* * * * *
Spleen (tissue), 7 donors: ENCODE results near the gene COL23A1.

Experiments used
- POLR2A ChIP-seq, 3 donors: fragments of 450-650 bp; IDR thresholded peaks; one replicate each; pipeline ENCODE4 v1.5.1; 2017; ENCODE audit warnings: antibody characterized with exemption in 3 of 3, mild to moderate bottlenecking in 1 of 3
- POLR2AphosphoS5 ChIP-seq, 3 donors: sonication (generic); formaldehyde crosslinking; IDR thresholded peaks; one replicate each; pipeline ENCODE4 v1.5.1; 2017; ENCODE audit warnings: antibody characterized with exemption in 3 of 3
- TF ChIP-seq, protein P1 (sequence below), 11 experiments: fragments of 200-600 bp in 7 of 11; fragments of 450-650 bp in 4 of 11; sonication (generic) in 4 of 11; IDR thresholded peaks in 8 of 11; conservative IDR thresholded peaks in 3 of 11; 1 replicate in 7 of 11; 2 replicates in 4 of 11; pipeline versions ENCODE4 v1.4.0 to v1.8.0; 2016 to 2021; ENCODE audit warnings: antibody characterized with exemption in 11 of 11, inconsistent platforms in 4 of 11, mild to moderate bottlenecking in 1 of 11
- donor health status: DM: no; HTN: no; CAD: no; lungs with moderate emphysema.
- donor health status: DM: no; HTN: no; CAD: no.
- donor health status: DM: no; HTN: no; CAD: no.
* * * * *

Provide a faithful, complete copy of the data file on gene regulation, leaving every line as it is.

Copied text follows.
Spleen (tissue), 7 donors: ENCODE results near the gene COL23A1.

Experiments used
- POLR2A ChIP-seq, 3 donors: fragments of 450-650 bp; IDR thresholded peaks; one replicate each; pipeline ENCODE4 v1.5.1; 2017; ENCODE audit warnings: antibody characterized with exemption in 3 of 3, mild to moderate bottlenecking in 1 of 3
- POLR2AphosphoS5 ChIP-seq, 3 donors: sonication (generic); formaldehyde crosslinking; IDR thresholded peaks; one replicate each; pipeline ENCODE4 v1.5.1; 2017; ENCODE audit warnings: antibody characterized with exemption in 3 of 3
- TF ChIP-seq, protein P1 (sequence below), 11 experiments: fragments of 200-600 bp in 7 of 11; fragments of 450-650 bp in 4 of 11; sonication (generic) in 4 of 11; IDR thresholded peaks in 8 of 11; conservative IDR thresholded peaks in 3 of 11; 1 replicate in 7 of 11; 2 replicates in 4 of 11; pipeline versions ENCODE4 v1.4.0 to v1.8.0; 2016 to 2021; ENCODE audit warnings: antibody characterized with exemption in 11 of 11, inconsistent platforms in 4 of 11, mild to moderate bottlenecking in 1 of 11
- donor health status: DM: no; HTN: no; CAD: no; lungs with moderate emphysema.
- donor health status: DM: no; HTN: no; CAD: no.
- donor health status: DM: no; HTN: no; CAD: no.